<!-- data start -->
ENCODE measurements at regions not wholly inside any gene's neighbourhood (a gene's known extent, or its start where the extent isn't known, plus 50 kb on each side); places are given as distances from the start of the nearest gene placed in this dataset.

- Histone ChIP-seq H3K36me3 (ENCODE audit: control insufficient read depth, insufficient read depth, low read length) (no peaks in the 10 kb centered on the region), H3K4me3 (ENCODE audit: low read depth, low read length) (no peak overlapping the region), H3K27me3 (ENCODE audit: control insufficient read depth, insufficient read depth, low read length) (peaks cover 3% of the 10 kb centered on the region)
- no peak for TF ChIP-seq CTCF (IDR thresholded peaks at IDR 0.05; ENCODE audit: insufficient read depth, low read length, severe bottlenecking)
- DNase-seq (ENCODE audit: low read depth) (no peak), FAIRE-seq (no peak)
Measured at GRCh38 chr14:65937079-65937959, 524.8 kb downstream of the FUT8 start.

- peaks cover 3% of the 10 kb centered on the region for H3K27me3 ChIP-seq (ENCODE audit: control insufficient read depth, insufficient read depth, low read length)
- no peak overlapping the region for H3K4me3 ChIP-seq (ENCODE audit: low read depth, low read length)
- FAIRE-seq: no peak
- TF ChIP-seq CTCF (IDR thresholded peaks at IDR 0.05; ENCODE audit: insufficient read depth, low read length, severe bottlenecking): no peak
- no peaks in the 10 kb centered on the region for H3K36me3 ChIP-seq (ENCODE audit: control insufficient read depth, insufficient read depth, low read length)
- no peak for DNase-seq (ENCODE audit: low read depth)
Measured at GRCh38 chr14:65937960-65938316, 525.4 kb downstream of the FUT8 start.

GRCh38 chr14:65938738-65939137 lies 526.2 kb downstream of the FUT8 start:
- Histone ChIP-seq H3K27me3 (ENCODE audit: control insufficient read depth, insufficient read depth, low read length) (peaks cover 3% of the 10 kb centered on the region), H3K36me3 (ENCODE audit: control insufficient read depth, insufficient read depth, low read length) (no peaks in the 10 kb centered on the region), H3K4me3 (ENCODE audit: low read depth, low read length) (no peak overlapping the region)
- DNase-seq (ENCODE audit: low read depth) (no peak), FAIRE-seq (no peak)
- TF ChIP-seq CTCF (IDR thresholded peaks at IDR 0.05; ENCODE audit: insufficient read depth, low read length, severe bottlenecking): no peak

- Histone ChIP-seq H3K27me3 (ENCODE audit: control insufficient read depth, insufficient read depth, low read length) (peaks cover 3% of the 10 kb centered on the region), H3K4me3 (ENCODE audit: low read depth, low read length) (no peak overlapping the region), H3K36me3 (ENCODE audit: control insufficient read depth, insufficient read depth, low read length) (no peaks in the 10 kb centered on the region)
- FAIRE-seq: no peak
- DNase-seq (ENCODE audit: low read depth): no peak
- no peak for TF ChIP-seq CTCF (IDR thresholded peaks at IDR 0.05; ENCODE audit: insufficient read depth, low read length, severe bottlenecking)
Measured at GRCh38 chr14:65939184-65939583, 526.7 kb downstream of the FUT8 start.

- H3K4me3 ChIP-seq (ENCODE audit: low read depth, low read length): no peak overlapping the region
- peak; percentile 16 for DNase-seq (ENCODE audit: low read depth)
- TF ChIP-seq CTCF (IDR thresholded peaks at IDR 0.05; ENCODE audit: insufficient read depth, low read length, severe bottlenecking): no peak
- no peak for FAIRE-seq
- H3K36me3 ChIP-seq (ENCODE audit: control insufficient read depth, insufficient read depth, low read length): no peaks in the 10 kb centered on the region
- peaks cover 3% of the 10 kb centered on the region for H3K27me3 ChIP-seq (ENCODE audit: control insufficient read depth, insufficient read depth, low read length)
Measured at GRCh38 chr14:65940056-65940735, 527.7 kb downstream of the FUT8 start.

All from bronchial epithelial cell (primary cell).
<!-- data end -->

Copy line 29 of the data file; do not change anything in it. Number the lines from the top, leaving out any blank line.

All from bronchial epithelial cell (primary cell).